Birds infected with Salmonellosis can show a number of different symptoms, from displaying swollen eyelids to acting lethargic and being slow to react. Other symptoms include sitting on the ground, appearing thin or fluffed up, and having pasted vents (feces caked under tail). Some birds, however, don’t show any outward symptoms.
Infected birds can shed bacteria at feeders and water features, turning those areas into disease vectors. If you see any indication of Salmonellosis infection in your backyard birds, take down any bird feeders or water features immediately and leave them down for a few weeks or until the Pine Siskins are gone. Bleach anything a bird could have come into contact with, and pick up any discarded seed or chaff from your backyard. If you prefer to keep the feeders up, clean and disinfect feeders daily and ensure they are completely dry before adding food. These actions will help prevent further spread of Salmonellosis through contaminated feeders and by limiting bird-to-bird contact that occurs in areas where birds gather. Though Salmonellosis is appearing at high rates in Pine Siskins, this disease can spread to any other species that share feeders with these birds. We will be posting updates with guidance from Texas Parks and Wildlife Department.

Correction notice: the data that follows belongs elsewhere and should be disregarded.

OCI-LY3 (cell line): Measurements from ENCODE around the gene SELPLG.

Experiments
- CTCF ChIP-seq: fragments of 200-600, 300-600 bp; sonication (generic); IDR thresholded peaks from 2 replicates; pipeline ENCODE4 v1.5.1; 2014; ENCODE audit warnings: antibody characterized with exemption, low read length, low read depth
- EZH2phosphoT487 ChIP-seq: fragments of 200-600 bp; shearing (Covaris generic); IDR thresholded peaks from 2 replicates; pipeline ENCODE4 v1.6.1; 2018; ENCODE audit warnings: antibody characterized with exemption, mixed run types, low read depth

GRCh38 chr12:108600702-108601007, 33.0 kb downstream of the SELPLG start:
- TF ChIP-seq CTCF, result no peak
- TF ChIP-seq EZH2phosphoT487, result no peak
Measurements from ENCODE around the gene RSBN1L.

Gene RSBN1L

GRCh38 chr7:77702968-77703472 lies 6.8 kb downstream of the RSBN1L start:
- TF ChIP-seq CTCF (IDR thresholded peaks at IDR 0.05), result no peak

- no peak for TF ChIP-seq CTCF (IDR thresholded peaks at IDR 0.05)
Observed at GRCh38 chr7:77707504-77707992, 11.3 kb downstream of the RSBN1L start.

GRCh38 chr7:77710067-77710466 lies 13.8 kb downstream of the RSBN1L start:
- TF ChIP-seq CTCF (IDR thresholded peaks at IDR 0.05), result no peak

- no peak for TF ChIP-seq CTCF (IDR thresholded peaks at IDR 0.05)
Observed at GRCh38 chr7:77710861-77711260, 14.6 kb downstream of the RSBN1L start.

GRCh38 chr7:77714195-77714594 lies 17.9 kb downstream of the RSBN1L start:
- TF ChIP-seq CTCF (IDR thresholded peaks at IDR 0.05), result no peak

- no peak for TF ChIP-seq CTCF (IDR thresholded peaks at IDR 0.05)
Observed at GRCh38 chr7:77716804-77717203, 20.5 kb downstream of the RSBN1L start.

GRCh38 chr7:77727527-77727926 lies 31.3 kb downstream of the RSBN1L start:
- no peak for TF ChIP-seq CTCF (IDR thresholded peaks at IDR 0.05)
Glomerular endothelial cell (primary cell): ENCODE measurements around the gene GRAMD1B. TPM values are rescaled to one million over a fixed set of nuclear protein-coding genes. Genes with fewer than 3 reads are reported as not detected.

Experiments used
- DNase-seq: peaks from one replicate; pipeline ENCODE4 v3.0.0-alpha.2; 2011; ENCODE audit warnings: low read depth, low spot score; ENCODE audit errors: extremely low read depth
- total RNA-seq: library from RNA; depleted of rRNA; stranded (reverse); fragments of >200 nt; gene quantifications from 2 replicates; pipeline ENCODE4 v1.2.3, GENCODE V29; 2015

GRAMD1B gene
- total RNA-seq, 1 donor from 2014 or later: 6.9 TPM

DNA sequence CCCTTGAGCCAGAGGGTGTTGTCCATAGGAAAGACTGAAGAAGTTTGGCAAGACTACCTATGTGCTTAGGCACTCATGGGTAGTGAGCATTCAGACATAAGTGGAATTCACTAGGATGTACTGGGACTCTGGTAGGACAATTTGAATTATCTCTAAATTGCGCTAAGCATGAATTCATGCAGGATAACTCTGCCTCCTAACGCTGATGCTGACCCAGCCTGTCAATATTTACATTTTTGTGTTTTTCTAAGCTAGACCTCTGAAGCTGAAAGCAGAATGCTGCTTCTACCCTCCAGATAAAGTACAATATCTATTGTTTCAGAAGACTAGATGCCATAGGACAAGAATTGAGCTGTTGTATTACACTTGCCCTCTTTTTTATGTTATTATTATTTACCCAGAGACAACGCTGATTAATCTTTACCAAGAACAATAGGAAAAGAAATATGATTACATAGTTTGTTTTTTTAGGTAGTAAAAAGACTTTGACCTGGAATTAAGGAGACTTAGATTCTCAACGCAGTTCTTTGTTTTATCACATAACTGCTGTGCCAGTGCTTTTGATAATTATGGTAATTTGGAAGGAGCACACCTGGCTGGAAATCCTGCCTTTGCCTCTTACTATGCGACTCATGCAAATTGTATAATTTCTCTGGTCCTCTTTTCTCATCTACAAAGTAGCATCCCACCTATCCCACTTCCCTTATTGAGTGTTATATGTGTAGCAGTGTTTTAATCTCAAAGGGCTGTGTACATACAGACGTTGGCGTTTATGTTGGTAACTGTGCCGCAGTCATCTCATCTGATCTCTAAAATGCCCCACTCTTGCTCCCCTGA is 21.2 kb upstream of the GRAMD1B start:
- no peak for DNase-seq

Summary of Actions to Prevent Salmonellosis:
- Keep your eyes peeled for birds that appear sick or lethargic
- If you think a bird in your backyard is sick, take down and disinfect all feeders and water features immediately
- Clean up any seed shell or chaff from around your yard
- Keep cats indoors
- Keep an eye on dogs when they’re outside
- Be prepared to continue to clean and disinfect feeders and water features
- Wash hands thoroughly with anti-bacterial soap after handling sick birds to prevent transmitting salmonella
Update 3/10/21 Media Release from Texas Parks and Wildlife: Biologists Advise Cleaning Feeders to Prevent the Spread of Diseases Among Birds
If you have found a sick bird in Houston, please put it in a box and keep it in a warm, quiet environment until you can bring the bird to one of the following rehab facilities:
Texas Wildlife Rehabilitation Coalition (713) 468-8972 - Accepting drop-offs daily between 10 am and 2 pm by appointment only.
Wildlife Center of Texas (713) 861-9453 - Accepting drop-offs daily between 10 am - 3 pm, no appointment necessary.
By Anna Vallery, Conservation Specialist, Houston Audubon